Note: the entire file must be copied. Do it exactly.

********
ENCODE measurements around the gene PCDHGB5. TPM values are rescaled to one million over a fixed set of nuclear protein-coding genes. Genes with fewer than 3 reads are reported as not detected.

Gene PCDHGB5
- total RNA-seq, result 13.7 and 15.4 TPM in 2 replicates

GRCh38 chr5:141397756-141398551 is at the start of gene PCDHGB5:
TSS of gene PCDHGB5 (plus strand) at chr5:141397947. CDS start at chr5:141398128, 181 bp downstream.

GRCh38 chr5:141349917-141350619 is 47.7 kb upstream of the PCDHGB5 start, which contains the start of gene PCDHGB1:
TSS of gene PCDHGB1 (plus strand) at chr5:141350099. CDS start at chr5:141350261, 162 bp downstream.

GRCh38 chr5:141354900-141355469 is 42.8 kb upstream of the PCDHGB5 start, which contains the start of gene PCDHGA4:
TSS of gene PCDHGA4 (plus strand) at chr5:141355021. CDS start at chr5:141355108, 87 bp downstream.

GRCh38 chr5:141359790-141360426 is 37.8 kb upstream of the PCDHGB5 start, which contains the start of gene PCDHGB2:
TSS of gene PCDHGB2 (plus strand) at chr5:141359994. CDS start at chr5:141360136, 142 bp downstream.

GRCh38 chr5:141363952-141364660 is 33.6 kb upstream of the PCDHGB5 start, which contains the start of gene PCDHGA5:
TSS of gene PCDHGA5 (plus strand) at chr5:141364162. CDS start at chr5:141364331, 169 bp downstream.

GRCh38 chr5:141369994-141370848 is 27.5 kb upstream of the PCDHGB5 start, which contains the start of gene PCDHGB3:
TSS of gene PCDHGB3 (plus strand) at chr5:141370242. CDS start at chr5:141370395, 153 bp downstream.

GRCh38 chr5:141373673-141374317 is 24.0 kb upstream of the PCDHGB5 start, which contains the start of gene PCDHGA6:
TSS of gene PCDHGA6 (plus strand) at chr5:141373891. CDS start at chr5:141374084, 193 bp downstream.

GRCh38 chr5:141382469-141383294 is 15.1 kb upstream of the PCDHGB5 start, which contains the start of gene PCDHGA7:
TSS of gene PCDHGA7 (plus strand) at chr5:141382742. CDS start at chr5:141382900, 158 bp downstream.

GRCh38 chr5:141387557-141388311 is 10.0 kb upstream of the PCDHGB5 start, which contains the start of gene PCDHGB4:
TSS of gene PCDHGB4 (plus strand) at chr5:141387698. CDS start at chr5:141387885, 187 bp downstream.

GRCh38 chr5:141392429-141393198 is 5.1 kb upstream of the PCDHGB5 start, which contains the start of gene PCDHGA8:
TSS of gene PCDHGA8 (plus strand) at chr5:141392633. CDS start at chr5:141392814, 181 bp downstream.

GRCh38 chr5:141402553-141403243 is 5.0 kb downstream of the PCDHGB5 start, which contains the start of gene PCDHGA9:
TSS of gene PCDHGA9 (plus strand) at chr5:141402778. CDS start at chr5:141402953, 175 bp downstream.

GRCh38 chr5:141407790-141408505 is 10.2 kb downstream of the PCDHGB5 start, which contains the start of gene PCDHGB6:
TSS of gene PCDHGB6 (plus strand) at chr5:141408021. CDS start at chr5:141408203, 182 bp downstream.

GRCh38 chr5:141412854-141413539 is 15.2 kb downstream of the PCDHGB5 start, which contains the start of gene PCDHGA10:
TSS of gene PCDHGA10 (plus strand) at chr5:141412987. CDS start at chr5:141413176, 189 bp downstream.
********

ENCODE measurements around the gene PCDHGB5. TPM values are rescaled to one million over a fixed set of nuclear protein-coding genes. Genes with fewer than 3 reads are reported as not detected.

Gene PCDHGB5
- total RNA-seq, result 13.7 and 15.4 TPM in 2 replicates

GRCh38 chr5:141397756-141398551 is at the start of gene PCDHGB5:
TSS of gene PCDHGB5 (plus strand) at chr5:141397947. CDS start at chr5:141398128, 181 bp downstream.

GRCh38 chr5:141349917-141350619 is 47.7 kb upstream of the PCDHGB5 start, which contains the start of gene PCDHGB1:
TSS of gene PCDHGB1 (plus strand) at chr5:141350099. CDS start at chr5:141350261, 162 bp downstream.

GRCh38 chr5:141354900-141355469 is 42.8 kb upstream of the PCDHGB5 start, which contains the start of gene PCDHGA4:
TSS of gene PCDHGA4 (plus strand) at chr5:141355021. CDS start at chr5:141355108, 87 bp downstream.

GRCh38 chr5:141359790-141360426 is 37.8 kb upstream of the PCDHGB5 start, which contains the start of gene PCDHGB2:
TSS of gene PCDHGB2 (plus strand) at chr5:141359994. CDS start at chr5:141360136, 142 bp downstream.

GRCh38 chr5:141363952-141364660 is 33.6 kb upstream of the PCDHGB5 start, which contains the start of gene PCDHGA5:
TSS of gene PCDHGA5 (plus strand) at chr5:141364162. CDS start at chr5:141364331, 169 bp downstream.

GRCh38 chr5:141369994-141370848 is 27.5 kb upstream of the PCDHGB5 start, which contains the start of gene PCDHGB3:
TSS of gene PCDHGB3 (plus strand) at chr5:141370242. CDS start at chr5:141370395, 153 bp downstream.

GRCh38 chr5:141373673-141374317 is 24.0 kb upstream of the PCDHGB5 start, which contains the start of gene PCDHGA6:
TSS of gene PCDHGA6 (plus strand) at chr5:141373891. CDS start at chr5:141374084, 193 bp downstream.

GRCh38 chr5:141382469-141383294 is 15.1 kb upstream of the PCDHGB5 start, which contains the start of gene PCDHGA7:
TSS of gene PCDHGA7 (plus strand) at chr5:141382742. CDS start at chr5:141382900, 158 bp downstream.

GRCh38 chr5:141387557-141388311 is 10.0 kb upstream of the PCDHGB5 start, which contains the start of gene PCDHGB4:
TSS of gene PCDHGB4 (plus strand) at chr5:141387698. CDS start at chr5:141387885, 187 bp downstream.

GRCh38 chr5:141392429-141393198 is 5.1 kb upstream of the PCDHGB5 start, which contains the start of gene PCDHGA8:
TSS of gene PCDHGA8 (plus strand) at chr5:141392633. CDS start at chr5:141392814, 181 bp downstream.

GRCh38 chr5:141402553-141403243 is 5.0 kb downstream of the PCDHGB5 start, which contains the start of gene PCDHGA9:
TSS of gene PCDHGA9 (plus strand) at chr5:141402778. CDS start at chr5:141402953, 175 bp downstream.

GRCh38 chr5:141407790-141408505 is 10.2 kb downstream of the PCDHGB5 start, which contains the start of gene PCDHGB6:
TSS of gene PCDHGB6 (plus strand) at chr5:141408021. CDS start at chr5:141408203, 182 bp downstream.

GRCh38 chr5:141412854-141413539 is 15.2 kb downstream of the PCDHGB5 start, which contains the start of gene PCDHGA10:
TSS of gene PCDHGA10 (plus strand) at chr5:141412987. CDS start at chr5:141413176, 189 bp downstream.